Well, we aren't in disagreement. I spoke about the case of "C-x & C-x
C-f .../emacs/lisp/*.el". This opens 250 buffers, all in the same frame.
But that happens without threading as well. Or did you mean “all in their own frames”? That would indeed be terrible.
Since I'm already posting to the list, I just want to raise a point that I have been thinking about as I have been reading this discussion. Personally, I don't see why most (any?) commands needs C-x &. Most of the time, the user wouldn't know that a certain operation is going to take time and therefore needs C-x &. Someone else mentioned on this list that a better solution would be to simply open a new buffer, but letting its contents say “loading…” if it takes too long. The same could be the case for things like Gnus or any other long-running command.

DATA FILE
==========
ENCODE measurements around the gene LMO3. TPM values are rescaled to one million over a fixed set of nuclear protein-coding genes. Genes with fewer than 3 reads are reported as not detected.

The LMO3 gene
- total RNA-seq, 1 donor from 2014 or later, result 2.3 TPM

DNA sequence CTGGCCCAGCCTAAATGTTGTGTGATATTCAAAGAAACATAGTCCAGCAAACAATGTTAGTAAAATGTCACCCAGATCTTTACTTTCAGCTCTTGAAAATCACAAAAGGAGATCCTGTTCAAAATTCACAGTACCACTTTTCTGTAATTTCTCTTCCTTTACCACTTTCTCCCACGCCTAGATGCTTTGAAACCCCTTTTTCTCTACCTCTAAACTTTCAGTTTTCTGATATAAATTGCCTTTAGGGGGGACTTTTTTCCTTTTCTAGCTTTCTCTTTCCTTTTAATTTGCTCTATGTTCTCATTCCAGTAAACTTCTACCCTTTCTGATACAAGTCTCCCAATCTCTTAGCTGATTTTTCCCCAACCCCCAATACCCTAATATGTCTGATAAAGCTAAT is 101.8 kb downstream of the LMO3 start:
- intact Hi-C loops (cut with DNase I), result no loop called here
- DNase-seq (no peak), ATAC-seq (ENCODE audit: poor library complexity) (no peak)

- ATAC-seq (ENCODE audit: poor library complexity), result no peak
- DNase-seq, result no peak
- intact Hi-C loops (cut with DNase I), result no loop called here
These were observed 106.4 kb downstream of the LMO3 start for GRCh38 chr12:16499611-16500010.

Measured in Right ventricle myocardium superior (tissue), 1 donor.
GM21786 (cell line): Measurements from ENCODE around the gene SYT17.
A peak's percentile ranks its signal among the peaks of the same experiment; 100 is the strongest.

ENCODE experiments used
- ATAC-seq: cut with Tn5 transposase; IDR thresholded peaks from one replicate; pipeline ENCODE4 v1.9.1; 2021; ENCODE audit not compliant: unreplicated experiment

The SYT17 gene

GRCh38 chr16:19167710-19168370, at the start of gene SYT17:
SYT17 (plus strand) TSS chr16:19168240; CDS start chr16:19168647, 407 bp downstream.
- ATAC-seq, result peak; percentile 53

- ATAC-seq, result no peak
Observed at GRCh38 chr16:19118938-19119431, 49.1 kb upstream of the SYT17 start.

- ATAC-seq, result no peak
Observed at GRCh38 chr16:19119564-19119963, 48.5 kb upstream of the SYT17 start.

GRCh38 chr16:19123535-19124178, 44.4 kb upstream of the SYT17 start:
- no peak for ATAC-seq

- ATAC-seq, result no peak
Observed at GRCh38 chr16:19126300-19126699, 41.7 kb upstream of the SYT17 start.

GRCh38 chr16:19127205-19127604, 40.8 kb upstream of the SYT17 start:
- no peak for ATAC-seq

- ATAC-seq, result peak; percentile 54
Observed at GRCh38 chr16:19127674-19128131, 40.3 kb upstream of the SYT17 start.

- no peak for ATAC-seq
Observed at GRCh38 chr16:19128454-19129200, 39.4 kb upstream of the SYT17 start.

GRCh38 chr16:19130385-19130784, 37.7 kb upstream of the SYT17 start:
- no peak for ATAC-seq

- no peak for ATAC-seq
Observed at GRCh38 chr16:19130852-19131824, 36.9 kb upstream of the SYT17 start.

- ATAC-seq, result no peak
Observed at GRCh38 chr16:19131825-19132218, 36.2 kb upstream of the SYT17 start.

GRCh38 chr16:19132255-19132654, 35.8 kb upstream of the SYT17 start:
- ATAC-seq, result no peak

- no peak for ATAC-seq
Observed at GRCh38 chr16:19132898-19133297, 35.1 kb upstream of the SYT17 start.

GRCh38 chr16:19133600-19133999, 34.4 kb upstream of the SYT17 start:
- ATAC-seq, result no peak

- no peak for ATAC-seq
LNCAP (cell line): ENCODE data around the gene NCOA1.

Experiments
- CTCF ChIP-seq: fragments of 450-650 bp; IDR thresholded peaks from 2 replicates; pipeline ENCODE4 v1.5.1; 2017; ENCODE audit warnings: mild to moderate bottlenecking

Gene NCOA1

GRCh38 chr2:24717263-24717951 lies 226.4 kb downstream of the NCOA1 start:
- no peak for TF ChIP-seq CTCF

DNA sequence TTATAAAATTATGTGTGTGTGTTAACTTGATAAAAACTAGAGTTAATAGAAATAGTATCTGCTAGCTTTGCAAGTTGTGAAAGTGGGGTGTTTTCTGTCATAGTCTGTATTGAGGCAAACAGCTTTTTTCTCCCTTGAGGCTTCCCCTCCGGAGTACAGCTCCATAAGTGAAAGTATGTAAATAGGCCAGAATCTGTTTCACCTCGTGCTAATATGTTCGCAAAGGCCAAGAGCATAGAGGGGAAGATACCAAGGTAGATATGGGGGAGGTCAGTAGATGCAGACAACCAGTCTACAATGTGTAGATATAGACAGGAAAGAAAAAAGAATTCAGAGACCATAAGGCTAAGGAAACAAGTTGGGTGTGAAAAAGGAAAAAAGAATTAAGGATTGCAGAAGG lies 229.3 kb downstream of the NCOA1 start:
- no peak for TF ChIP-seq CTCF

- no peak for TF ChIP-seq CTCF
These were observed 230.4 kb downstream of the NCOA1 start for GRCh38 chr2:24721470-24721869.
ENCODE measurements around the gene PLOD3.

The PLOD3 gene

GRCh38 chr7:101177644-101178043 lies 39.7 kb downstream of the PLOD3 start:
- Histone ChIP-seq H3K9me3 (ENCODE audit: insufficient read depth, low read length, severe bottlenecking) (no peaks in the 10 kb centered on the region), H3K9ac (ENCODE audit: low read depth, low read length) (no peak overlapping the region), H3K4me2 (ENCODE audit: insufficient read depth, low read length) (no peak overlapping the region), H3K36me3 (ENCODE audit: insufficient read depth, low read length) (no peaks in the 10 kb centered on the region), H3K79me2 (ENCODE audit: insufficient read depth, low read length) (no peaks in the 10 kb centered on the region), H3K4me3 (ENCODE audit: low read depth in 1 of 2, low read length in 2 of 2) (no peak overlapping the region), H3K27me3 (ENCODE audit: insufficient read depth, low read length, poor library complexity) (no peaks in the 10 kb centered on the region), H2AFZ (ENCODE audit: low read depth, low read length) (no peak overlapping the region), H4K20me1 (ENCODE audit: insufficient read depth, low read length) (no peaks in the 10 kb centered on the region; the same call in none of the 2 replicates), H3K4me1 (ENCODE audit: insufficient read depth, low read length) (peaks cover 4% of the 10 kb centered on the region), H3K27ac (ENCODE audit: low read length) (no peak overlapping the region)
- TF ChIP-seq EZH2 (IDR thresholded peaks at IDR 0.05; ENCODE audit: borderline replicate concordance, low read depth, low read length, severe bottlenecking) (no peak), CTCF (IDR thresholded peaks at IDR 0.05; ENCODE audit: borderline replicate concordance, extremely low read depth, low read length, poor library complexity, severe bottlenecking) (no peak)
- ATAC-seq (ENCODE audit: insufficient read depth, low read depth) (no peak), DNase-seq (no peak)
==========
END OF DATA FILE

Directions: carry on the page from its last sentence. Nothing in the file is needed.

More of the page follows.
Killing the buffer would kill the process, in case it's hung.
Perhaps I didn't understand the issues that were raised in this thread, but it wasn't clear to me why C-x & would ever be needed (or rather, why its absence would ever be needed).
> It seems as though some of these same questions were being asked back
> in the 60's. :-)
> Here's a picture of the display unit for anyone who is curious:
Nice. Does it run Emacs? :-)
It is a 15-bit machine with 48 kwords of memory. 2 of those kwords were RAM and the rest ROM. The CPU was 2 MHz, with a very cumbersome instruction set.
So yes, I'm pretty sure you could get some incarnation of Emacs running on it. :-)